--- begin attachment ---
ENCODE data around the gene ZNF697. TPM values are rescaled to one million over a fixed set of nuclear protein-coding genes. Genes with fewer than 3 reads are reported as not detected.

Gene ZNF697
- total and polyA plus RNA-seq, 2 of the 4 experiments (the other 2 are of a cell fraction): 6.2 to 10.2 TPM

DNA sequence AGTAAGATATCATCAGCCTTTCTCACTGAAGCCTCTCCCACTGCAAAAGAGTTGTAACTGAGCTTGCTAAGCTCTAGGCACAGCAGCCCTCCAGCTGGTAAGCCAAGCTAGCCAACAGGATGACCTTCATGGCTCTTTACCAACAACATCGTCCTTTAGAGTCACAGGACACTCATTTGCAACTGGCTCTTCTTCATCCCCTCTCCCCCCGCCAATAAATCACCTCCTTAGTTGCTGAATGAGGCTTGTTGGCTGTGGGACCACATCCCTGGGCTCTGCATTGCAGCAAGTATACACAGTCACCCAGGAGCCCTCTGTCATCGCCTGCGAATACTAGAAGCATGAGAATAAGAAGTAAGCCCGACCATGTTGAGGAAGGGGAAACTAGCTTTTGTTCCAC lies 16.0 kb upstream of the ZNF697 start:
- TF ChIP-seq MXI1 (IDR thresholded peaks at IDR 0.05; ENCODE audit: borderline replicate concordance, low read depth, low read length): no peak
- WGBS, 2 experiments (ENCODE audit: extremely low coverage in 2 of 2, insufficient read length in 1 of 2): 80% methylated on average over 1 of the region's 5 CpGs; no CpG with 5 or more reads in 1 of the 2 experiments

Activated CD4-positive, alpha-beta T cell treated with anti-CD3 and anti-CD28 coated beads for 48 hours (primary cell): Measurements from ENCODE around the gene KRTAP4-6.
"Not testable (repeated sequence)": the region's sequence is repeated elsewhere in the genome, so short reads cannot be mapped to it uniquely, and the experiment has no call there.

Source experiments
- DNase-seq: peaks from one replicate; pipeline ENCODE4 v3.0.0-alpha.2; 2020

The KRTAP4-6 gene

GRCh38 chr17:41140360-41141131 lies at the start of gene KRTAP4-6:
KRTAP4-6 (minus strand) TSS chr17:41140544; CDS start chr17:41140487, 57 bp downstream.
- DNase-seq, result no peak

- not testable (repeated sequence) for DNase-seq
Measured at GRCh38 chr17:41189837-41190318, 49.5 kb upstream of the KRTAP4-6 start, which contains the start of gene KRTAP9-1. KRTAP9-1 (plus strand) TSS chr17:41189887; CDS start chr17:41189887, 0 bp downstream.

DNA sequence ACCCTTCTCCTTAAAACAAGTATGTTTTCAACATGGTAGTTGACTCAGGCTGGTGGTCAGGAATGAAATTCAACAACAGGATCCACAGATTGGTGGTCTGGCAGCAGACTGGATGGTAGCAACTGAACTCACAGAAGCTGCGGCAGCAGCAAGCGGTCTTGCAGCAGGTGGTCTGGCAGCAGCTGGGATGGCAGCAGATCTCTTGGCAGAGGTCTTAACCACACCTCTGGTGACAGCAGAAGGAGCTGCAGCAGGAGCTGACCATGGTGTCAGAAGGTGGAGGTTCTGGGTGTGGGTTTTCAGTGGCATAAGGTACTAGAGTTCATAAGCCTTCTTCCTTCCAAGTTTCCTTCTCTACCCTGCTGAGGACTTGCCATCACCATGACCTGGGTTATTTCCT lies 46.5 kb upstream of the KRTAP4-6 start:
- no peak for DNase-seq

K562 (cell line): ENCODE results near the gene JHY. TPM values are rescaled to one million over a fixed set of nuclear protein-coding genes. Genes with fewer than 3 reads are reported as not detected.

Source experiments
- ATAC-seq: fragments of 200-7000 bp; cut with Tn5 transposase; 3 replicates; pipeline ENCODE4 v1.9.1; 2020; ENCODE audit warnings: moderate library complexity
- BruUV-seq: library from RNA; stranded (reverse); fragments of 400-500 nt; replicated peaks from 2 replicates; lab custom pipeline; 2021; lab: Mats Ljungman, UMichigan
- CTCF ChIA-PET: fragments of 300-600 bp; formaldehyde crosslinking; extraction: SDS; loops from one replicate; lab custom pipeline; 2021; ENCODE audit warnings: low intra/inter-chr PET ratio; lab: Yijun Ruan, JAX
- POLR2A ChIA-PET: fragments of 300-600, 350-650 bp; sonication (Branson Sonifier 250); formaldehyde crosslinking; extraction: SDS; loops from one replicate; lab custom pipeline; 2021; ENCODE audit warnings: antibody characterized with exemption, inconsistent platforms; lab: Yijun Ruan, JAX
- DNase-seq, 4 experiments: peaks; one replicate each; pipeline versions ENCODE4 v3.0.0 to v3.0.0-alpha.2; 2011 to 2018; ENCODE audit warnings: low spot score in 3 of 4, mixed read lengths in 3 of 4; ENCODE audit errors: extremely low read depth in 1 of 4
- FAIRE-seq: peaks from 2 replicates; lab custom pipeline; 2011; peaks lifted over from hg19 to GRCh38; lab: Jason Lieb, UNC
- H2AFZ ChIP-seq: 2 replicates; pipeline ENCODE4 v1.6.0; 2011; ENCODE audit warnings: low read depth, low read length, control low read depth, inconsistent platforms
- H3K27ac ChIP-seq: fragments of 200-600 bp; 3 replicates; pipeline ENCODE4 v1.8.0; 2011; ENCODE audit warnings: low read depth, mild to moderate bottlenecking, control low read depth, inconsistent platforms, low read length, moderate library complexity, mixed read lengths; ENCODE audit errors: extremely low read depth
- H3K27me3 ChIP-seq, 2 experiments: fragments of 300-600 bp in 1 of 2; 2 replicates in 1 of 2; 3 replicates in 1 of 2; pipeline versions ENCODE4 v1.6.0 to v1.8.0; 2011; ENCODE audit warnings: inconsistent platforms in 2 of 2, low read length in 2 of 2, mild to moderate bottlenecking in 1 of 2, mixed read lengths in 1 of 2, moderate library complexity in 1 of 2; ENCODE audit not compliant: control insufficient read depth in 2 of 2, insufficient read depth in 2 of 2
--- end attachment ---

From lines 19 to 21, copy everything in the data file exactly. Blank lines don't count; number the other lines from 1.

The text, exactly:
K562 (cell line): ENCODE results near the gene JHY. TPM values are rescaled to one million over a fixed set of nuclear protein-coding genes. Genes with fewer than 3 reads are reported as not detected.

Source experiments
- ATAC-seq: fragments of 200-7000 bp; cut with Tn5 transposase; 3 replicates; pipeline ENCODE4 v1.9.1; 2020; ENCODE audit warnings: moderate library complexity